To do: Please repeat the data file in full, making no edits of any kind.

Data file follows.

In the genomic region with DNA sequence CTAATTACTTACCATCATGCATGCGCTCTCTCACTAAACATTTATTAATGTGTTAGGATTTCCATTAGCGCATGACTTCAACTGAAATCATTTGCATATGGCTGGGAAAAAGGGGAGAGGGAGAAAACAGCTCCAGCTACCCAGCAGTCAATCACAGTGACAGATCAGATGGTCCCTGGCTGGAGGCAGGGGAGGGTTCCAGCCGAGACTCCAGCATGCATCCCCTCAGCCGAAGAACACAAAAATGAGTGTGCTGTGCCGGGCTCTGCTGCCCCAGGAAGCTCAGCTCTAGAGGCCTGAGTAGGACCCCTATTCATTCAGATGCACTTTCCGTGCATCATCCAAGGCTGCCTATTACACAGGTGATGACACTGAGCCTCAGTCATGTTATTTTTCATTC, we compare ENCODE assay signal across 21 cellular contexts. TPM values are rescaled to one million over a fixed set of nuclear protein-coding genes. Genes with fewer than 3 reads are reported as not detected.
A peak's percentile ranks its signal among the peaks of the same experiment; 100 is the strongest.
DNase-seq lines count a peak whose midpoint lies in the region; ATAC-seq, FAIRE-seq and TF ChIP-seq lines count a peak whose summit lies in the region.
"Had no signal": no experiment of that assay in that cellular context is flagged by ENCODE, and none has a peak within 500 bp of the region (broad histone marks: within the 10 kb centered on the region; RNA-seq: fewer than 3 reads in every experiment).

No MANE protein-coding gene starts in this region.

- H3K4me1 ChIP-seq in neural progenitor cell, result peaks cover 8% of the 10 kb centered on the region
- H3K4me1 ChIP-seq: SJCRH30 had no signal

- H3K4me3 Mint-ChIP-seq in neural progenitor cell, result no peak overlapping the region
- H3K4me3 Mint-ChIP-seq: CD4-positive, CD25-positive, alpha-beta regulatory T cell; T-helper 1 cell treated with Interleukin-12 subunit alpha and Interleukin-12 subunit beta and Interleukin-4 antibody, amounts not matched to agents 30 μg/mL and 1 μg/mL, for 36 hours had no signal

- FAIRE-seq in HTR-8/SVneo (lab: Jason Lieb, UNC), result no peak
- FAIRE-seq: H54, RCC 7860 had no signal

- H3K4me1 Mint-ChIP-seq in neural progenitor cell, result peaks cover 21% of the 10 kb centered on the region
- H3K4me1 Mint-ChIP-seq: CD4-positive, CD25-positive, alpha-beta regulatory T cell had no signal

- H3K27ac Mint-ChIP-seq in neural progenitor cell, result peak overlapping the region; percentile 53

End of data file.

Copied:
In the genomic region with DNA sequence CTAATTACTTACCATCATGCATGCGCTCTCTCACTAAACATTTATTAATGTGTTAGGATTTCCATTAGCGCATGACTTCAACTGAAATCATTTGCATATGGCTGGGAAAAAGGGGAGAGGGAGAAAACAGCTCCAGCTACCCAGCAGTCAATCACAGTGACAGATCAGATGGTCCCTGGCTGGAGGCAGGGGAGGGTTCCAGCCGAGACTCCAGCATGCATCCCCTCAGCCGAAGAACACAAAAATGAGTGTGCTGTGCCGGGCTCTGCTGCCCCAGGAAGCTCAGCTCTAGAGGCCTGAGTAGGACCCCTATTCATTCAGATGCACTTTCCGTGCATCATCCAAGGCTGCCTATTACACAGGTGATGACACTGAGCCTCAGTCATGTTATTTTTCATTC, we compare ENCODE assay signal across 21 cellular contexts. TPM values are rescaled to one million over a fixed set of nuclear protein-coding genes. Genes with fewer than 3 reads are reported as not detected.
A peak's percentile ranks its signal among the peaks of the same experiment; 100 is the strongest.
DNase-seq lines count a peak whose midpoint lies in the region; ATAC-seq, FAIRE-seq and TF ChIP-seq lines count a peak whose summit lies in the region.
"Had no signal": no experiment of that assay in that cellular context is flagged by ENCODE, and none has a peak within 500 bp of the region (broad histone marks: within the 10 kb centered on the region; RNA-seq: fewer than 3 reads in every experiment).

No MANE protein-coding gene starts in this region.

- H3K4me1 ChIP-seq in neural progenitor cell, result peaks cover 8% of the 10 kb centered on the region
- H3K4me1 ChIP-seq: SJCRH30 had no signal

- H3K4me3 Mint-ChIP-seq in neural progenitor cell, result no peak overlapping the region
- H3K4me3 Mint-ChIP-seq: CD4-positive, CD25-positive, alpha-beta regulatory T cell; T-helper 1 cell treated with Interleukin-12 subunit alpha and Interleukin-12 subunit beta and Interleukin-4 antibody, amounts not matched to agents 30 μg/mL and 1 μg/mL, for 36 hours had no signal

- FAIRE-seq in HTR-8/SVneo (lab: Jason Lieb, UNC), result no peak
- FAIRE-seq: H54, RCC 7860 had no signal

- H3K4me1 Mint-ChIP-seq in neural progenitor cell, result peaks cover 21% of the 10 kb centered on the region
- H3K4me1 Mint-ChIP-seq: CD4-positive, CD25-positive, alpha-beta regulatory T cell had no signal

- H3K27ac Mint-ChIP-seq in neural progenitor cell, result peak overlapping the region; percentile 53